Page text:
Are you really sure you want to go there? What exactly are you saying then. Women shouldn't be allowed to breastfeed in public, AND they shouldn't be allowed to wear clothes they want in public.

I think we can see where that is headed. Women should cover themselves to the degree that makes YOU comfortable.

Very Interesting.

And fortunately NOT something women have to worry about in this day and age in Canada, the US and many other countries.

9:58 PM  
Anonymous aqua said...

Wow, some of the comments here have left me speechless. It makes me so angry that people have such strong opinions about what I should or shouldn't do with my breasts, when men can take off their shirts any time they please.

I'm so sorry you had this horrible experience. Sometimes, when I breastfeed in public (without a blanket because my son would pull it down anyway), I catch men staring. At first, when I was still new to this, I used to feel uncomfortable. Now I just stare back at them, until they get the message and look away.

12:39 AM  
Anonymous Anonymous said...

RE: Aqua's comment "when men can take off their shirts any time they please." Men who take their shirts off in public are disgusting.

12:28 PM  
Anonymous Anonymous said...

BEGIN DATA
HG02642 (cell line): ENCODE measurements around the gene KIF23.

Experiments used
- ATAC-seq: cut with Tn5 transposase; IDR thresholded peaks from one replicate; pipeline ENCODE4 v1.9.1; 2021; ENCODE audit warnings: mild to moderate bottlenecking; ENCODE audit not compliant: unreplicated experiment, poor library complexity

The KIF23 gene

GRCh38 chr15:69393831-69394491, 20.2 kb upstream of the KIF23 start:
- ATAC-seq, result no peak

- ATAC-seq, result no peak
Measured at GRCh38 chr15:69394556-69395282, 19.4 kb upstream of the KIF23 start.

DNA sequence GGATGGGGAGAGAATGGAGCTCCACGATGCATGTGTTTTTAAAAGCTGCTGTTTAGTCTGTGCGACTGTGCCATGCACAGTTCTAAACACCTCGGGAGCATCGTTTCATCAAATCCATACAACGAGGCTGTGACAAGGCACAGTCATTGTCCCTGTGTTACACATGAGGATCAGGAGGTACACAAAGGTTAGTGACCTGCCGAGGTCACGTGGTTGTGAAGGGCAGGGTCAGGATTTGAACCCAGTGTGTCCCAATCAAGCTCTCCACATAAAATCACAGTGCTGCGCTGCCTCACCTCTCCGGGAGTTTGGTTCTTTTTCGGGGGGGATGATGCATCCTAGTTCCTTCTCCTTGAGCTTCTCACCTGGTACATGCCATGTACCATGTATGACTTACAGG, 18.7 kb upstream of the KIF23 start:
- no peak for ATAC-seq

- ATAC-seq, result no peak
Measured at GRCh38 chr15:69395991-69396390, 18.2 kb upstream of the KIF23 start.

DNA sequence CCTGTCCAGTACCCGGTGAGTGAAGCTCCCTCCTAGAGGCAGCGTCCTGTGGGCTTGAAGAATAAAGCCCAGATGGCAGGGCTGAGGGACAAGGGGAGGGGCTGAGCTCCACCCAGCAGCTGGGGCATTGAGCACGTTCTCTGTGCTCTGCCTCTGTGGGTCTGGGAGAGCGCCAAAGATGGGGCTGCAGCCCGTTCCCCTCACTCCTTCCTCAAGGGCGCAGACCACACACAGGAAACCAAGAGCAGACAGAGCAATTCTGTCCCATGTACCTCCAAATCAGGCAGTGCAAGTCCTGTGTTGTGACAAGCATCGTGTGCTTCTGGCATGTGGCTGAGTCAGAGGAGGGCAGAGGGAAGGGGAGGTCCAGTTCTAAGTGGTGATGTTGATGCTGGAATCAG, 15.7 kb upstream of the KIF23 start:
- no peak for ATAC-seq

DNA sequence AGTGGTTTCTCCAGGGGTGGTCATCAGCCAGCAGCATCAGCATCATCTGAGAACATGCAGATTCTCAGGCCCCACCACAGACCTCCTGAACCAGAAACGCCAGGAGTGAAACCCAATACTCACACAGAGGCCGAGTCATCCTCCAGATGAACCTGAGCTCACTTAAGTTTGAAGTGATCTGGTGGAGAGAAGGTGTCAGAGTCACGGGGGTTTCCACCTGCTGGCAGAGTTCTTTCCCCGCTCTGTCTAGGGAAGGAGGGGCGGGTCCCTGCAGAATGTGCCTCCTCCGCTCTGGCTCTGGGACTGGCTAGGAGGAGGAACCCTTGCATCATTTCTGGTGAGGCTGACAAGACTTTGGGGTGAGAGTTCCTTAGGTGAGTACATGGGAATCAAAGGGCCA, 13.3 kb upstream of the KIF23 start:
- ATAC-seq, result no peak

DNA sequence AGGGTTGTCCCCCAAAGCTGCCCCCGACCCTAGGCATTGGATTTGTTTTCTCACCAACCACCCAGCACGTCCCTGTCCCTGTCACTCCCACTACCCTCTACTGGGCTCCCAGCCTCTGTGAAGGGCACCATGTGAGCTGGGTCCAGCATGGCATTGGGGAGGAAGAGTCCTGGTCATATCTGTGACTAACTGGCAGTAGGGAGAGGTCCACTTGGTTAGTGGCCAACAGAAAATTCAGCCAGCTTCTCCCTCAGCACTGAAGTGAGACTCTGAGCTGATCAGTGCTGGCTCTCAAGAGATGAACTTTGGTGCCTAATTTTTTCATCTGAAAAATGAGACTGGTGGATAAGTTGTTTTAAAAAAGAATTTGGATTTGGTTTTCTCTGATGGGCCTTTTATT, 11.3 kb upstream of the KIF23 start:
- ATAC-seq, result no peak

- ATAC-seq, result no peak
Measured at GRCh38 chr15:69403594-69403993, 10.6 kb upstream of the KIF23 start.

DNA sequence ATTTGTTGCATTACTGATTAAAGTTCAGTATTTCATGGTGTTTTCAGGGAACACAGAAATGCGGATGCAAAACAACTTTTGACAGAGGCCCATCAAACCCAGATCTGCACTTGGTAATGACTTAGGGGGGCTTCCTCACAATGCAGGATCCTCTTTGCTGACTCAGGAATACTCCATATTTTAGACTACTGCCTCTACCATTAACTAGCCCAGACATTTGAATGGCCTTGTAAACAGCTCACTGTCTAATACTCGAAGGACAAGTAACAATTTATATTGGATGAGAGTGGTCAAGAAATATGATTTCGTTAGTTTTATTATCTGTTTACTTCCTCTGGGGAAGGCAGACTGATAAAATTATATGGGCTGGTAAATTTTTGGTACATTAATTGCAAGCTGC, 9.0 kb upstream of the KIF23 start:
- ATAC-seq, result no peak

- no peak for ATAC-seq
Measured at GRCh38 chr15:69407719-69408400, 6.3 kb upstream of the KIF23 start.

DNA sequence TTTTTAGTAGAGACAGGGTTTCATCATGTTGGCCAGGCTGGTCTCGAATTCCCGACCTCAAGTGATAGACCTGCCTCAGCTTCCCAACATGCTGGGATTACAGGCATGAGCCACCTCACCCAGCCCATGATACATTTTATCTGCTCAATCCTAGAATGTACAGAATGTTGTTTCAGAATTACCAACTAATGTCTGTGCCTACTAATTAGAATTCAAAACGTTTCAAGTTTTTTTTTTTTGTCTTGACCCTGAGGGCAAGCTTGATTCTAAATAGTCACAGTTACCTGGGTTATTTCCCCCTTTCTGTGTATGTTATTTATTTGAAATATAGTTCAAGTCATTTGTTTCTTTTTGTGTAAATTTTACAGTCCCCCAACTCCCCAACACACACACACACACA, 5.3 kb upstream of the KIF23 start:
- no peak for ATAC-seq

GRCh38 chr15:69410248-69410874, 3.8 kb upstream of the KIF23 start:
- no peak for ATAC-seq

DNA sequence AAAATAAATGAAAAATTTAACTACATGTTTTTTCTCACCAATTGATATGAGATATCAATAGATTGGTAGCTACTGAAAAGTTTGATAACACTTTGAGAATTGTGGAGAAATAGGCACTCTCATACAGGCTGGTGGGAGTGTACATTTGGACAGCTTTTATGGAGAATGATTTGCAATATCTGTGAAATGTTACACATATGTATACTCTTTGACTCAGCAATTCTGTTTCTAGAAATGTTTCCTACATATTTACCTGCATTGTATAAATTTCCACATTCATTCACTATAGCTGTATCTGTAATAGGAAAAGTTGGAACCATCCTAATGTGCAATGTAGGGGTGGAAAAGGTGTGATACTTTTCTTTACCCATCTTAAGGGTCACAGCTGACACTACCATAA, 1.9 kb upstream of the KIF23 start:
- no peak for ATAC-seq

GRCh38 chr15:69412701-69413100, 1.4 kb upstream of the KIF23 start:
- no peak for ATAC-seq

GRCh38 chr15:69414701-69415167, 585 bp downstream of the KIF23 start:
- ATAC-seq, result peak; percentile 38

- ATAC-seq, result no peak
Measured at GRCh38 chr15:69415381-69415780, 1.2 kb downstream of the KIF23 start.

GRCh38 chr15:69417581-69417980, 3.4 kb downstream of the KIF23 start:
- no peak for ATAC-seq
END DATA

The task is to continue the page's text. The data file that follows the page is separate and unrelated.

RE: Angela 9:58 PM

Are you sure YOU want to go there? Where? To the fact that you just made public what a hypocrite you are. For you it's ok for women to have a ton of cleavage bursting out of a skimpy top, push up bras, implants, tassels, you name it, everything to turn your boobs into sex objects. Then you turn around and say women should be able to go bare brested in public while breastfeeding and no one should think of your boobs sexually and the men who look are pervs! So YOU get to dictate when men can look at your boobs sexually and when they must turn it off... and YOU dictate they must turn it off when you flash your boobs in public with a baby sucking on them! What a perfect hypocrite you are!

I think we can see where you are headed. Men should think of your boobs to the degree that makes YOU comfortable according to the way YOU are thinking of YOUR boobs at any given time. You, no doubt, are a charter member of the Thought Police.

12:55 PM